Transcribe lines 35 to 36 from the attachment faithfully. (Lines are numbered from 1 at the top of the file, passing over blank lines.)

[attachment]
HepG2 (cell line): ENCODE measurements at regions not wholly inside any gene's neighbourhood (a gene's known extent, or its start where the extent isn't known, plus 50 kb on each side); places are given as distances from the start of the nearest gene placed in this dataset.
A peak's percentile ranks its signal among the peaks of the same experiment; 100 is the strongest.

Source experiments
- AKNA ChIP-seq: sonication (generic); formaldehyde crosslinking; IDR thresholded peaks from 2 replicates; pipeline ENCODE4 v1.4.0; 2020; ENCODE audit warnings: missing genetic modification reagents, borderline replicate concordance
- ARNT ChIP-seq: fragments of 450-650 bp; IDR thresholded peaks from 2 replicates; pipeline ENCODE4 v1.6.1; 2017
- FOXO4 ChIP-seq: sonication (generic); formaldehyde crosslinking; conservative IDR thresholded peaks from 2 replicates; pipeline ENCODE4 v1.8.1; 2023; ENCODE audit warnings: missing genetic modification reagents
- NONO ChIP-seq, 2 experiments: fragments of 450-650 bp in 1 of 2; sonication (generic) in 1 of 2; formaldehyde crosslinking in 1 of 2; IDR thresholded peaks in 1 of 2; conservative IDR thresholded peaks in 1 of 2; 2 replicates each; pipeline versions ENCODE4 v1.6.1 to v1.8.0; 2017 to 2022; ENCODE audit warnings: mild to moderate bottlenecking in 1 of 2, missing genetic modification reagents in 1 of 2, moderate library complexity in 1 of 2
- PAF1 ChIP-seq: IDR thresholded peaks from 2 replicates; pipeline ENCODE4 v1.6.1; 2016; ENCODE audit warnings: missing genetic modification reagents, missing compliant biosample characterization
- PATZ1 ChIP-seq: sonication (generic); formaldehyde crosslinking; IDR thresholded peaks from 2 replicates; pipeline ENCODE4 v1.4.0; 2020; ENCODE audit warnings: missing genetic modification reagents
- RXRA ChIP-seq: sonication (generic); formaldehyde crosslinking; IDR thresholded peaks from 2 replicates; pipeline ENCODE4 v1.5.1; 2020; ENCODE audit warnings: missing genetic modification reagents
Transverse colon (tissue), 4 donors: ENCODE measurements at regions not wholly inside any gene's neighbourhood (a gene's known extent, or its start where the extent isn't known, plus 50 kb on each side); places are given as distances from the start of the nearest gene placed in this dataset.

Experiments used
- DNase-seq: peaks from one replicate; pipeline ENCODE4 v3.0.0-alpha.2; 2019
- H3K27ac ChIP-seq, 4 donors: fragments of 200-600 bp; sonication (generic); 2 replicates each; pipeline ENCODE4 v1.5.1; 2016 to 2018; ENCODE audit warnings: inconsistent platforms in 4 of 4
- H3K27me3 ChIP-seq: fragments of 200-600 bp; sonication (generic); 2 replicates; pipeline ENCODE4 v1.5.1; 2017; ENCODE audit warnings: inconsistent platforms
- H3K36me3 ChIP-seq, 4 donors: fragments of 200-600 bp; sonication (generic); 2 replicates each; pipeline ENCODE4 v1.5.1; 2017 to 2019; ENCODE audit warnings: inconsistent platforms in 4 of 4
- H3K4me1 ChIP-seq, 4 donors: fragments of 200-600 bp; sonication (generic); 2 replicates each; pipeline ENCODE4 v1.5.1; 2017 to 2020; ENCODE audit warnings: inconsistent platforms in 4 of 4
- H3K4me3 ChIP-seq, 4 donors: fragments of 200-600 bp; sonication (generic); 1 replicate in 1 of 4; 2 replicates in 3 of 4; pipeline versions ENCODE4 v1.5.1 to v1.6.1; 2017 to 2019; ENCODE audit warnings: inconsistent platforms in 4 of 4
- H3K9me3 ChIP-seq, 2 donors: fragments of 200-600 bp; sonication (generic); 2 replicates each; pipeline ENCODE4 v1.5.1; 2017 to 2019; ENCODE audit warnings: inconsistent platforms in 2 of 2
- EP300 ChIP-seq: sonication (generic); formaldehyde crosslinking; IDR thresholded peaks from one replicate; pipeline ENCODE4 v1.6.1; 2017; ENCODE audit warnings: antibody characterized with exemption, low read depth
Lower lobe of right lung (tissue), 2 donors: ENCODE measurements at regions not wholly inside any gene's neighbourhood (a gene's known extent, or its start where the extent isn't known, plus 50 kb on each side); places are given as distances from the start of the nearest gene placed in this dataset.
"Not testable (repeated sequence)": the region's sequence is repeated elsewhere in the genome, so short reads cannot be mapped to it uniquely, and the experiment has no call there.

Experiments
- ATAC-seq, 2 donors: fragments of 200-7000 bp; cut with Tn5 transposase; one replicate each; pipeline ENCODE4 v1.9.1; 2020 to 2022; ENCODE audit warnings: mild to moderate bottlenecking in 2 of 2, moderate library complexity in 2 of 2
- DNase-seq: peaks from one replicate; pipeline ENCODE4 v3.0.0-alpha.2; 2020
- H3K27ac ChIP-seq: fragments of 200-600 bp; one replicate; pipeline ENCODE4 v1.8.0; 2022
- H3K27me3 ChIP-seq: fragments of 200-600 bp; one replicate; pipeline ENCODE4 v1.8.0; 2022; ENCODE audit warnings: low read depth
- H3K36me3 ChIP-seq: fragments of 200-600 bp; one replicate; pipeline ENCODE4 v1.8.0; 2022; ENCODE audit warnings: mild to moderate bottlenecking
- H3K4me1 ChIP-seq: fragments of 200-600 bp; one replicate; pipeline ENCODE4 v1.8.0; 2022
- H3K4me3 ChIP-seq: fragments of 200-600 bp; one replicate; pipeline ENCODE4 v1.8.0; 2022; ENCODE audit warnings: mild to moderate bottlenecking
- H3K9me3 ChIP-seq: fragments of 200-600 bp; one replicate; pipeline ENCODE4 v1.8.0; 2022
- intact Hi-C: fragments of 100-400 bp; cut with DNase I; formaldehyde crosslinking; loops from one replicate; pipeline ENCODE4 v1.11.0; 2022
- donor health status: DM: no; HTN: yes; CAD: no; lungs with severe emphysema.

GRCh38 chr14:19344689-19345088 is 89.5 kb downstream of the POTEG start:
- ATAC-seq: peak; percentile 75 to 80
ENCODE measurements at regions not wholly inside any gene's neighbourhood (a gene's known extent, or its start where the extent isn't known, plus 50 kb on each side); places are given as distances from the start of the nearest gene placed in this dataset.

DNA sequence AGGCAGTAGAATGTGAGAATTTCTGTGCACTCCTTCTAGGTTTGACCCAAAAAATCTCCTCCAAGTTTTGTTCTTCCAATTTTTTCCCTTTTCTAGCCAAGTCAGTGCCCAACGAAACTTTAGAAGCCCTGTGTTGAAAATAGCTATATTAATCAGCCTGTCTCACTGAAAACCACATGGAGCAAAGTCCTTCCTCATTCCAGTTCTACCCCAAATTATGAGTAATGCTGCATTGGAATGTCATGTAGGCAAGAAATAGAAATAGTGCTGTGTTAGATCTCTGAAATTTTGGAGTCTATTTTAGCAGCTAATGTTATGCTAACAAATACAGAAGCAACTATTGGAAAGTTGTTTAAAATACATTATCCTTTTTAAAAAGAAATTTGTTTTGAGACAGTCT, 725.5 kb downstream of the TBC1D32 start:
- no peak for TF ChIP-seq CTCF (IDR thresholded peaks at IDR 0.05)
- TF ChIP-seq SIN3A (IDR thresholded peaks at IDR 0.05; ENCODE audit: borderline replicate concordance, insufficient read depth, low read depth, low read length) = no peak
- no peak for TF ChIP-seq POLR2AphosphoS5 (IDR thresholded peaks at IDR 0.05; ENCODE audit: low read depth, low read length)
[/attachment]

- ATAC-seq: peak; percentile 75 to 80
ENCODE measurements at regions not wholly inside any gene's neighbourhood (a gene's known extent, or its start where the extent isn't known, plus 50 kb on each side); places are given as distances from the start of the nearest gene placed in this dataset.